The Following takes place on Saturday, July 26 somewhere in Denmark.
When Thomas, Dan and his sister Jennie arrive at the end of their paper route, the furthest thing on their minds was being eaten by zombies. The weather was hot that day and they were all thirsty but are themselves trapped in a basement hiding from a family of Zombies inside the old dilapidated farmhouse. I don't think they were very brave or smart enough to know how to kill zombies because they were scared. Jennie thought she scraped herself on some glass but she was scratched by the zombie's long nails. They knew she was infected when they realized her symptoms were getting worse. She had a burning fever and it was inevitable she would die and turn. It didn't take long either.

Thomas and Dan had been planning their escape when Jennie reanimated into a zombie. They never killed her only kept her a safe distance from attacking them.

For Thomas and Dan, it was an ordeal to finally be out of that house. Evidently only 3 zombies were inside: the father, the grandma and a child. Yet Thomas managed to free himself. He also had to rescue Dan. They also realized someone alive was hiding in a car but she didn't have the car keys. She told Thomas they were in her husband's pant pocket. *facepalm*

Thomas and Dan locked themselves inside their car and drank a whole case of warm pop. The car wouldn't start and wouldn't you know it. Only then Thomas remembered the glass that he cut his foot on had zombie blood on it. So now he was also infected and burning with fever. Before he died he desperately wanted Dan and the lady of the other car to get out and get help. There were two zombies smashed against the car so Thomas got the key out of the husbands pocket and killed them before he passed out.

The lady of the car and Dan got away and made it to the hospital only to find out Dan had stuck Thomas's body in the trunk. Ugh. Why?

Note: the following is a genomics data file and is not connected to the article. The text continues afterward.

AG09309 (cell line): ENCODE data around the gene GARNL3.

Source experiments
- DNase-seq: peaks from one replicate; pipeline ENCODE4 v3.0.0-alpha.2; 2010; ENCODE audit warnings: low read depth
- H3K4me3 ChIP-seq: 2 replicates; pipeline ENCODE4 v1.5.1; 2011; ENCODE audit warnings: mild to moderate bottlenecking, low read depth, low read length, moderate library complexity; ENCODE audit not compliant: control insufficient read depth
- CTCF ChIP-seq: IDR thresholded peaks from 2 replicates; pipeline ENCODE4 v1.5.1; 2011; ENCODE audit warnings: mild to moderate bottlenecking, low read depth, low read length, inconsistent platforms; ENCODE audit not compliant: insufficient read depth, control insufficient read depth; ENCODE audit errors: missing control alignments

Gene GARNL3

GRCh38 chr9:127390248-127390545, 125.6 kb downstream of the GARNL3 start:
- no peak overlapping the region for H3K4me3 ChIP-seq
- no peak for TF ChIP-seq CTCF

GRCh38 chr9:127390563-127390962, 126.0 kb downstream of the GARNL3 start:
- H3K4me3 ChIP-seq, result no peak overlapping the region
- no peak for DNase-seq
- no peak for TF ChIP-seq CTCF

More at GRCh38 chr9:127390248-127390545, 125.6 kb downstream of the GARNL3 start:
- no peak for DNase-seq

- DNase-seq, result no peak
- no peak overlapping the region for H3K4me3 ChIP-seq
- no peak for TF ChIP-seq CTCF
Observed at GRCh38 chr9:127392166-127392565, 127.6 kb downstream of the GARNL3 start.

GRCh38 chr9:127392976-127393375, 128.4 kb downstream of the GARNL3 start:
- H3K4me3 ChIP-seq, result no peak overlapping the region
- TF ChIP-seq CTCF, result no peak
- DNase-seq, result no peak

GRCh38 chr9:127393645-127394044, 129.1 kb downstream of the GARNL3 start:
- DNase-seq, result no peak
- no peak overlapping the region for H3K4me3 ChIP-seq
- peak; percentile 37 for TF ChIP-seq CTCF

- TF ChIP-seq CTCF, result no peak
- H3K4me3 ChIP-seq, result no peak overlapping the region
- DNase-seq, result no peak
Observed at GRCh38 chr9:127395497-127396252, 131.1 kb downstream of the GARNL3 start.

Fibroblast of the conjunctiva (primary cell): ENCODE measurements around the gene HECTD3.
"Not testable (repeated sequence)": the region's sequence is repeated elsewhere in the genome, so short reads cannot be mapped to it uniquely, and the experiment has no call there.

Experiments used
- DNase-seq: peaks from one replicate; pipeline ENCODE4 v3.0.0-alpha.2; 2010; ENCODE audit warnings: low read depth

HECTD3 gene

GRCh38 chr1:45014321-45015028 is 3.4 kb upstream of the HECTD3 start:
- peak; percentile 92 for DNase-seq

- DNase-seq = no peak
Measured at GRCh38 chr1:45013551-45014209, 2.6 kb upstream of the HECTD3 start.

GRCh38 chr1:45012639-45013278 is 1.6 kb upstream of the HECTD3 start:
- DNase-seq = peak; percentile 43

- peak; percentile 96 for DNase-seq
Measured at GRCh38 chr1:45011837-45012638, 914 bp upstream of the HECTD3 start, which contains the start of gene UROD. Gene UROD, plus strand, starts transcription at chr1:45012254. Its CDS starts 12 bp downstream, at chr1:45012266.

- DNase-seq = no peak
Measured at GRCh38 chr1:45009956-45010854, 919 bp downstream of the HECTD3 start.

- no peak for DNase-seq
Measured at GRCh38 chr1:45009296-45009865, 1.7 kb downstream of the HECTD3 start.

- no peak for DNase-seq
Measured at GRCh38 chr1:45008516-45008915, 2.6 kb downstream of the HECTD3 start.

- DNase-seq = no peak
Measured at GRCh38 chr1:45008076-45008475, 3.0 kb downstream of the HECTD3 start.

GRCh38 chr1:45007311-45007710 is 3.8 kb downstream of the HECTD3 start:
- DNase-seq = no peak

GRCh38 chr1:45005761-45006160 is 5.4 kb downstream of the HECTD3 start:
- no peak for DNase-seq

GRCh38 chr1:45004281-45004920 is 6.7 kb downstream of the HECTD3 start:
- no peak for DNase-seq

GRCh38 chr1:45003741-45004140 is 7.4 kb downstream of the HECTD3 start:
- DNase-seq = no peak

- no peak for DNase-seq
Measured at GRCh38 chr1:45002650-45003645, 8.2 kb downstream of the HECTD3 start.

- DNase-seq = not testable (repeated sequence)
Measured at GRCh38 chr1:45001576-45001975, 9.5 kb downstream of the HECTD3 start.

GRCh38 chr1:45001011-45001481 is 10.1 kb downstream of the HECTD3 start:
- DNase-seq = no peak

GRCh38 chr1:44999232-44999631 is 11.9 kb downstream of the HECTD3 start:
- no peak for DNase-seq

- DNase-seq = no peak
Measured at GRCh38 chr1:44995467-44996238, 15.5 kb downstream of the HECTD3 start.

Realizing it was a bad idea to have taken Thomas' body to the hospital, Dan could have caused a zombie outbreak. So, they high tail it out of there and come to an abandoned area where they could set the damn body and the car on fire. Now that all of the zombies were dead was everything back to normal again? No! Dan remembers Jennie! They never killed her and he just hoped when he got out he secured the basement window ... to be continued.

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review 2019-09-11 12:05
A scary novella that asks us some uncomfortable questions
Human Flesh - Nick Clausen

I write this review as a member of Rosie’s Book Review Team, and I freely chose to review an ARC copy of this novel.

I am a fan of horror, had read great reviews of one of Clausen’s collections of short stories, and I liked the sound of this one (and the cover is pretty impressive as well).

This is a short horror novella that works at many levels. Its topic is fairly well known (especially to lovers of the genre, and as a psychiatrist I’m also aware of its diagnostic implications, although I won’t elaborate on that), but despite its short length, the author manages to capture the atmosphere of the story, the cold, the darkness, the weirdness and the horror (more psychological than graphic, although it has its moments) in the few pages available, using also a pretty interesting way of telling the story. As mentioned in the description, rather than a standard narration, we have what appears to be a compilation of documents pertaining to a mysterious case, and this will appeal as well to lovers of crime stories and police procedural novels (although if they are sticklers for details, they might be bothered by the supernatural aspects and by some bits and pieces of information that don’t seem to quite fit in, but…). This peculiar way of narrating the story forces readers to do some of the work and fill in the blanks, and that is always a good strategy when it comes to horror (our imagination can come up with pretty scary things, as we all know). It also gives readers a variety of perspectives and some background that would have been trickier to include in a story of this length otherwise. Does it make it more difficult to identify with any of the characters? I didn’t find that to be the case. The story (or the evidence) starts mildly enough. An accident means that a family cannot go skiing as usual for their winter holidays, and the father decides to send his two children (and older girl, Otha, and a younger boy, Hugh) to stay with their grandfather, Fred, in Maine.  Things start getting weird from the beginning, and Otha (who has a successful blog, and whose entries create the backbone of the story, making her the main narrator and the most sympathetic and easier to identify with for readers) is not the only one who worries about her grandfather, as some of the neighbours have also been wondering about the old man’s behaviour. The secret behind their grandmother’s death becomes an important part of the story and there are eerie moments aplenty to come.